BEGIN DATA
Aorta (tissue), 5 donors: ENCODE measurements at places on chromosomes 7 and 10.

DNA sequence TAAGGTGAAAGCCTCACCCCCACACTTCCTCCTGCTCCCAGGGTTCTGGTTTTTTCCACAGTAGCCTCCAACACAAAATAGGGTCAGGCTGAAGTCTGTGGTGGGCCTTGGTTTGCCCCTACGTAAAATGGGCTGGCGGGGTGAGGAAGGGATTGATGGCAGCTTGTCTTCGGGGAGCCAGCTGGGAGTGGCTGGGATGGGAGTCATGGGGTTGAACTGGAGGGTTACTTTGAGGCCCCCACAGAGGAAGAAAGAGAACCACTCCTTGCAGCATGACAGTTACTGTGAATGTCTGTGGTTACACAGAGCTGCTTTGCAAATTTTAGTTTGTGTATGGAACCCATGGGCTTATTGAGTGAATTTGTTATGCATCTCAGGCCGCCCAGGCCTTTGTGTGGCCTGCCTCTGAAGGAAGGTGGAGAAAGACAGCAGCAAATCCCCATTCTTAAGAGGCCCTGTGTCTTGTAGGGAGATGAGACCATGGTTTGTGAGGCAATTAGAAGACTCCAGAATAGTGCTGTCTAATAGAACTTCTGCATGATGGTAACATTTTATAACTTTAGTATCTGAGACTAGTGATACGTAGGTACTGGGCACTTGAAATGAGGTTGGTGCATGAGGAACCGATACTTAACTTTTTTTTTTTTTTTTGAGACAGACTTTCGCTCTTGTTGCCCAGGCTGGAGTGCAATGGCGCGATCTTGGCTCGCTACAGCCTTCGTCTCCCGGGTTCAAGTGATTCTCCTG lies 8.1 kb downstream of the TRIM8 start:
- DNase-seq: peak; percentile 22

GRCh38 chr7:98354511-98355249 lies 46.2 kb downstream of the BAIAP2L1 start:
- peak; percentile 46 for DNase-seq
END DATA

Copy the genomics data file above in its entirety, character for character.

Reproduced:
Aorta (tissue), 5 donors: ENCODE measurements at places on chromosomes 7 and 10.

DNA sequence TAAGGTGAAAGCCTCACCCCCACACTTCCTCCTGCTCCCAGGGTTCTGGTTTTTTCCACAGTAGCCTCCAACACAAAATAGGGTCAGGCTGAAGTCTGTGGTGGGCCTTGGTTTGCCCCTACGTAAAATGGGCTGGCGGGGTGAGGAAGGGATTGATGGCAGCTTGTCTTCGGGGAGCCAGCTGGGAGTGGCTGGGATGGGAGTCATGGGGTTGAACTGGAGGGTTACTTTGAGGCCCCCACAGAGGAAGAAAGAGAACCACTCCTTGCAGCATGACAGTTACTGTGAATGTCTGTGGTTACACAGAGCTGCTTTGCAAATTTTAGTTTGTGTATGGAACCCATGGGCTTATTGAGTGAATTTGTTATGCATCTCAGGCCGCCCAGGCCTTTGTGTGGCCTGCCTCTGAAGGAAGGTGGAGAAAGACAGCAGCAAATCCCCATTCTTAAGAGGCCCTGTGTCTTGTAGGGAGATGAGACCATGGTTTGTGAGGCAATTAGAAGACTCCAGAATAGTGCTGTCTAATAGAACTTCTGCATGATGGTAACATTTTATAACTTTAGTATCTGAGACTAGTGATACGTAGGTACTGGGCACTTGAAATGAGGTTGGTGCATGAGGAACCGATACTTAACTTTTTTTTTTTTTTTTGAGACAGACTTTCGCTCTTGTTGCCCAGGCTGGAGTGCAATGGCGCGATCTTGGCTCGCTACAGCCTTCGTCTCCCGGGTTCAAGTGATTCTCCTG lies 8.1 kb downstream of the TRIM8 start:
- DNase-seq: peak; percentile 22

GRCh38 chr7:98354511-98355249 lies 46.2 kb downstream of the BAIAP2L1 start:
- peak; percentile 46 for DNase-seq